Not Your Hypothetical: 150 years of Japanese American history & culture
December 27, 2019 5:01 PM   Subscribe

In 1869, twenty-two Japanese immigrants settled on Gold Hill outside Placerville, California, planting silk-producing mulberry trees and tea. Japanese Americans and their distinct culture have been in the United States ever since. This week, many will celebrate Oshogatsu (the Japanese New Year celebration) with community mochitsuki and osechi recipes handed down through generations, surviving war, internment, and dramatic social change. Sean Miura sums up the Japanese American experience in his spoken-word piece Yonsei.

The Issei (first generation) arrived from Japan between 1869 and 1924, when the Immigration Act of 1924 banned further immigration from Asia. (Because Japan was largely a developed country by 1965, when immigration was next allowed, few immigrants have arrived since, and the majority of Japanese Americans fall into similar generational cohorts.) Many Issei women came as “picture brides” in arranged marriages, an experience that Hawaii-based Sansei filmmaker Kayo Hatta chronicled in her 1995 film Picture Bride. The 1922 Supreme Court decision in Ozawa v. United States prevented the Issei from becoming naturalized citizens, which would have weighty consequences during the war.

The Nisei (second generation) were young adults when FDR signed Executive Order 9066, sending 120,000 Americans of Japanese descent (two-thirds of them American citizens) to remote concentration camps. Because cameras were forbidden, artists such as Chiura Obata and Mine Okubo chronicled their experience in the camps in pen and ink. Members of the 442nd Regimental Combat Team (motto: Go for Broke) volunteered or were drafted from the camps to fight two wars: the war against the Germans in Europe and the war against racial prejudice in America. Meanwhile, the No-No Boys resisted the draft and were segregated at Tule Lake under martial law.

After the war, in Hawaii’s Democratic Revolution of 1954, Nisei (including future presidential candidate Patsy Mink and veterans Daniel Inouye and Spark Matsunaga) were voted into the territorial legislature: “Well, obviously after going through an experience of that nature where you saw your friends die every day … we weren't ready to go back to the plantations.” And in 2010, hundreds of Nisei, now octo- and nonagenarians, whose studies had been interrupted by the internment were finally awarded their diplomas.

The postwar Sansei (third generation) saw an explosion of activism and artistic expression. Sansei led the redress movement, uncovering the lies told by the American government to justify the internment (a story told in the documentary Alternative Facts: The Lies of Executive Order 9066) and ultimately leading to reparations for internment camp survivors in 1988. At San Francisco State College and UC Berkeley, radical Sansei activists joined other Asian Americans and people of color in the Third World Liberation Front student-led strikes for the creation of ethnic studies departments. In the arts, Lawson Fusao Inada, together with fellow writers Frank Chin, Jeffrey Paul Chan, and Shawn Wong, compiled the seminal Aiiieeeee! An Anthology of Asian American Writers (previously).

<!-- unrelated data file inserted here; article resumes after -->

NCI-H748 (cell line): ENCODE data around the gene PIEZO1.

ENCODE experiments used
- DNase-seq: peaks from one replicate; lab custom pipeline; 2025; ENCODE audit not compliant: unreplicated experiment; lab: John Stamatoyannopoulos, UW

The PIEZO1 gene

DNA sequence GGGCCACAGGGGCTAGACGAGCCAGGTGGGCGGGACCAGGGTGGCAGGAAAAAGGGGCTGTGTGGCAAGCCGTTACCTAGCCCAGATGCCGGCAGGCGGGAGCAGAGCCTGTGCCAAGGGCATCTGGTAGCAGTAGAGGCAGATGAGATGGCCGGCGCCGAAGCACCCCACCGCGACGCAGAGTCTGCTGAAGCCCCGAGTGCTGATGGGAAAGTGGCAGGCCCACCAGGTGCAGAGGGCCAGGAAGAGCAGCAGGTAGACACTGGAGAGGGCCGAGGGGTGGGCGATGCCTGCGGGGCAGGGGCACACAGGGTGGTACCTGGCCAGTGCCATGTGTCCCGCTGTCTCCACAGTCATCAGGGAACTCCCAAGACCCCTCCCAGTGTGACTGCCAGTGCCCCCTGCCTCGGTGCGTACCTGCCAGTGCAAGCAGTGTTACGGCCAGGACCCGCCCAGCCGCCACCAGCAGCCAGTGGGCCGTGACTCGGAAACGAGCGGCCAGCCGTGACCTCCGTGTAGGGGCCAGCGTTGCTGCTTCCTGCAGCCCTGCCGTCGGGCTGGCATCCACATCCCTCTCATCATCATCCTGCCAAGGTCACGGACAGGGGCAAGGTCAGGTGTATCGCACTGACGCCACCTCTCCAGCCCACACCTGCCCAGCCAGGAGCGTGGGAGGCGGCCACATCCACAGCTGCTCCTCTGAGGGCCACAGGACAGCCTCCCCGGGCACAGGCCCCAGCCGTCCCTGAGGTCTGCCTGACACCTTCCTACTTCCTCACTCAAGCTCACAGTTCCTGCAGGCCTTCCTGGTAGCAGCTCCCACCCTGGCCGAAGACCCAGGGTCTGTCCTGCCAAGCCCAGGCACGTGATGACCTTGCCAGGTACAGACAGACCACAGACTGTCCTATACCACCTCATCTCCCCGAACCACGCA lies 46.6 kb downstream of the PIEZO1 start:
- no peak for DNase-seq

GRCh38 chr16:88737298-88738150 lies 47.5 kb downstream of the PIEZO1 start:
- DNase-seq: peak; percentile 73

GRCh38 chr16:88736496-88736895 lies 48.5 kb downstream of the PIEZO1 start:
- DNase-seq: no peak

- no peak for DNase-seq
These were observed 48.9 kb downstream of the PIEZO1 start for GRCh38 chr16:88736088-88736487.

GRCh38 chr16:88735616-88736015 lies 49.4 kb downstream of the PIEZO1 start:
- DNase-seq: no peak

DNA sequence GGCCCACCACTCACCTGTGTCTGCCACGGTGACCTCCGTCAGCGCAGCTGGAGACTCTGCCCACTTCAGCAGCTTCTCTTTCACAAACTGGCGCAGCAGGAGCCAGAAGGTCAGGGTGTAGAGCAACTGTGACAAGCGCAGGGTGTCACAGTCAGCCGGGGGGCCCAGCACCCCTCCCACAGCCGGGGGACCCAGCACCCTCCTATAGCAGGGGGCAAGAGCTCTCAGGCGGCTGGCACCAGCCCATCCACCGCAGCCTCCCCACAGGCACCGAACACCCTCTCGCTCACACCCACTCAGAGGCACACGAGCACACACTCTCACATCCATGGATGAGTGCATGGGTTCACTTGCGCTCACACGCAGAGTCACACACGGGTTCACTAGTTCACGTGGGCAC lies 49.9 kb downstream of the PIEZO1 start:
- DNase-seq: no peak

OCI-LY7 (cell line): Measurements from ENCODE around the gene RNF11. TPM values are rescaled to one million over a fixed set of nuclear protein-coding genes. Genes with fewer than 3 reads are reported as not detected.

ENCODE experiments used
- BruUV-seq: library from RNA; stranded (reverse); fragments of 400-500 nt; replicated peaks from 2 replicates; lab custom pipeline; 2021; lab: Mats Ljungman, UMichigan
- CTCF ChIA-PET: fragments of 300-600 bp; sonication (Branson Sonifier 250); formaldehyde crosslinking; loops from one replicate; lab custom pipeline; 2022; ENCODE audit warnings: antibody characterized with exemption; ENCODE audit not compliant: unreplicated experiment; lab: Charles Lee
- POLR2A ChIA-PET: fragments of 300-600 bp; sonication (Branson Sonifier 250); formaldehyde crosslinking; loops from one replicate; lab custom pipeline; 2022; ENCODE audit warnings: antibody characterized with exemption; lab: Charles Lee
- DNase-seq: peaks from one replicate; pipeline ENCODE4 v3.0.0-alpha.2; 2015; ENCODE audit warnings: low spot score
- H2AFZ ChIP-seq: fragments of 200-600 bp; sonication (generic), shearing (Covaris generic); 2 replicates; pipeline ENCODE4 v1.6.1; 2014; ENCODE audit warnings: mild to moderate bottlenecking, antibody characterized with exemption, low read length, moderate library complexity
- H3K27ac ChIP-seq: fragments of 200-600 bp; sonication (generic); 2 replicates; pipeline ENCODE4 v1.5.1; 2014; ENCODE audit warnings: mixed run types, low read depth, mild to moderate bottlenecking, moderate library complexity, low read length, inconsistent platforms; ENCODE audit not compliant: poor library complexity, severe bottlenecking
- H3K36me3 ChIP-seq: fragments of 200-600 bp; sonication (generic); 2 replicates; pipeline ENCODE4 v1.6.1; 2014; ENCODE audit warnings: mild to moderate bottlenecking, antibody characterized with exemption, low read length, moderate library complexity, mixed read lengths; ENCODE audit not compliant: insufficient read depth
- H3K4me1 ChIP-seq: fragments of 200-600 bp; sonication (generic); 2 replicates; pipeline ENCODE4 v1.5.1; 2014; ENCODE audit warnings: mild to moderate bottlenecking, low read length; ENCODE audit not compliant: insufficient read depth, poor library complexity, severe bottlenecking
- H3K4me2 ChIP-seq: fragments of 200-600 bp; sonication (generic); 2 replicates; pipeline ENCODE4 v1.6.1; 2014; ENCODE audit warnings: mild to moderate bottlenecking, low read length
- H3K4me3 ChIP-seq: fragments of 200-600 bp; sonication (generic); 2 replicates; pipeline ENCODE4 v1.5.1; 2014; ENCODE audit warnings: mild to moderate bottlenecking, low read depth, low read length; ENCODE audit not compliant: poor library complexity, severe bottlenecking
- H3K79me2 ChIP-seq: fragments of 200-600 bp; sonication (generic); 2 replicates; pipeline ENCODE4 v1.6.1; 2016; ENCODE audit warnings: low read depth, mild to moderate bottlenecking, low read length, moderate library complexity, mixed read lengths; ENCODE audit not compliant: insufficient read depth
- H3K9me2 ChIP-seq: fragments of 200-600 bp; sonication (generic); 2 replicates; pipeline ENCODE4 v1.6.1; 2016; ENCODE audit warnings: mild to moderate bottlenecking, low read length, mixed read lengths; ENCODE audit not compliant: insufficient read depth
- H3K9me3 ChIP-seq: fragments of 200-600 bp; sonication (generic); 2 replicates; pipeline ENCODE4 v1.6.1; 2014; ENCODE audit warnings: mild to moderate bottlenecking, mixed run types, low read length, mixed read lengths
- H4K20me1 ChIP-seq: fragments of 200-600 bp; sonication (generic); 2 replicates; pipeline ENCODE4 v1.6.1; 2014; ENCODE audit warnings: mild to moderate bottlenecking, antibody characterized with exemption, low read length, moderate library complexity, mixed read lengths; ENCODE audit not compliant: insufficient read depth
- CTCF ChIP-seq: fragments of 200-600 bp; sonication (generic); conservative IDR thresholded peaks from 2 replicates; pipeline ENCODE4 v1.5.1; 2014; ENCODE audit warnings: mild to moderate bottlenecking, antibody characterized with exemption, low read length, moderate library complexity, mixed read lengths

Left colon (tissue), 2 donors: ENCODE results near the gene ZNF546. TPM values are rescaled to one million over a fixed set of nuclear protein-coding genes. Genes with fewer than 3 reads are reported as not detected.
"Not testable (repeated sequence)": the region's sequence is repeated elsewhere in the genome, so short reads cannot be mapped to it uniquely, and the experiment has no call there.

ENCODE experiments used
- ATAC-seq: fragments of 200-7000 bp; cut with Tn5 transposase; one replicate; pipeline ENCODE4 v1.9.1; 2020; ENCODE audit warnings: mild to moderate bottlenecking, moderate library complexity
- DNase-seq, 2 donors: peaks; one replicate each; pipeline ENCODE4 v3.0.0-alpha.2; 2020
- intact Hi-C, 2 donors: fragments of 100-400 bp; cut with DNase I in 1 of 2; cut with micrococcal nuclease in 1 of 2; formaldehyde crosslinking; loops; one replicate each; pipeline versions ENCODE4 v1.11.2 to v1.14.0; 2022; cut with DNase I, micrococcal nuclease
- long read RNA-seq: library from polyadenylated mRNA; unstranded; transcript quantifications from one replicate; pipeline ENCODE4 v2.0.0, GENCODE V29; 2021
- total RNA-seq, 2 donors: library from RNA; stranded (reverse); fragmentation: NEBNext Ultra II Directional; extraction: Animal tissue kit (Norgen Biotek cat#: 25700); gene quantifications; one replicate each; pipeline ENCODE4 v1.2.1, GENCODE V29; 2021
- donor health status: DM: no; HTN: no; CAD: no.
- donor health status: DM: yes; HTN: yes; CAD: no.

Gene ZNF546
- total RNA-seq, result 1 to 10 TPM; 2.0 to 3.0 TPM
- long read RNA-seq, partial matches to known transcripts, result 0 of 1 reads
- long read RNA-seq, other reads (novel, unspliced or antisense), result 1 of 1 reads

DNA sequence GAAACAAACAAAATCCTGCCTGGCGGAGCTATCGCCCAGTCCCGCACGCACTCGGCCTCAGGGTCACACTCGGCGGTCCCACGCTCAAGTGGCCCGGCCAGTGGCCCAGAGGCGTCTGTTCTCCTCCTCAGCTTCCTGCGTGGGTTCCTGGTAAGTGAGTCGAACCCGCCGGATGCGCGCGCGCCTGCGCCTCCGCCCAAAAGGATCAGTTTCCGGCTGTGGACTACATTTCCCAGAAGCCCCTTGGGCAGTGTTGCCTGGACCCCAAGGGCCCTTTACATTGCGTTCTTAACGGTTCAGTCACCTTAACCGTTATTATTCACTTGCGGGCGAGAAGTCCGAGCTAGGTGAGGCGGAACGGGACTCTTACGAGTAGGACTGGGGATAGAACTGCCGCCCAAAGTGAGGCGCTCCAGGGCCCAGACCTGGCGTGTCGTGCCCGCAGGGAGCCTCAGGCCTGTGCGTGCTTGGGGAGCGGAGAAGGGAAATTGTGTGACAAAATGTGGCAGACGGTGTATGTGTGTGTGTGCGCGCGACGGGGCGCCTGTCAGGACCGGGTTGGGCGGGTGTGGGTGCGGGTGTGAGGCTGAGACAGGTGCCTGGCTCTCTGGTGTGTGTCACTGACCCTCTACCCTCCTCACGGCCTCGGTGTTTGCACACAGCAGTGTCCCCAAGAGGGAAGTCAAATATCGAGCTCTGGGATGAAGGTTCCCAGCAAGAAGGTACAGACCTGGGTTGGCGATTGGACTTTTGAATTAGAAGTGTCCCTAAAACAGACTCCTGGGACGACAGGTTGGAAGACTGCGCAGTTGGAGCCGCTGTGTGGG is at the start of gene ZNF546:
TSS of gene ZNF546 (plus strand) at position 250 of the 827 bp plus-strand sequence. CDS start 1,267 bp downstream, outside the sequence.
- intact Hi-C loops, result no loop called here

Seeing the Trump administration repeat history with the Muslim ban and border camps, Yonsei (fourth generation) Japanese Americans are fighting back with campaigns like Never Again Is Now and Tsuru for Solidarity. The majority of Yonsei are multiracial, something that Rebecca Chiyoko King explored as early as 1997 with her investigation of how mixed-race Japanese Americans perform race in Cherry Blossom Queen pageants. But should Yonsei, so far removed from Japanese culture, even be wearing kimono? Absolutely, says the Fujiyasu Kimono Company, a Japanese company that has provided exquisite kimono worth tens of thousands of dollars to the queen pageant every year since 1973 as an expression of gratitude to the Japanese American community for their support after the war. (Speaking of Cherry Blossom Queen pageants, cherry-blossom viewing isn’t the only Japanese festival that Japanese Americans have put their own unique spin on. There’s also Obon and Oshogatsu, as well as homegrown events like Day of Remembrance and Nisei Week.)

Because of the strong association of the words “Issei” and “Nisei” with generations that came before, the terms Shin-Issei and Shin-Nisei (“new first generation” and “new second generation”) were coined to describe Japanese Americans whose families immigrated after 1965. These Japanese Americans have experiences that fall outside the usual narrative, but they’re well represented at community events and help keep the connection with Japan alive. And a small but not insignificant number of yonsei, shin-nisei, and other young Japanese Americans (including comic artist Christine Mari) are now traveling to Japan to explore their roots.
posted by sunset in snow country (21 comments total) 73 users marked this as a favorite
 
Gentle reminder that this post is me, a MeFite, sharing my culture with other MeFites, and to engage accordingly. Here are my great-grandparents in Diamond Head Memorial Park, Honolulu.
posted by sunset in snow country at 5:01 PM on December 27, 2019 [37 favorites]


This is an incredible and deep post, thank you so much for putting this together and the thoughtfulness it shows. I can’t wait to dig in and read all these links.
posted by stoneweaver at 5:10 PM on December 27, 2019 [8 favorites]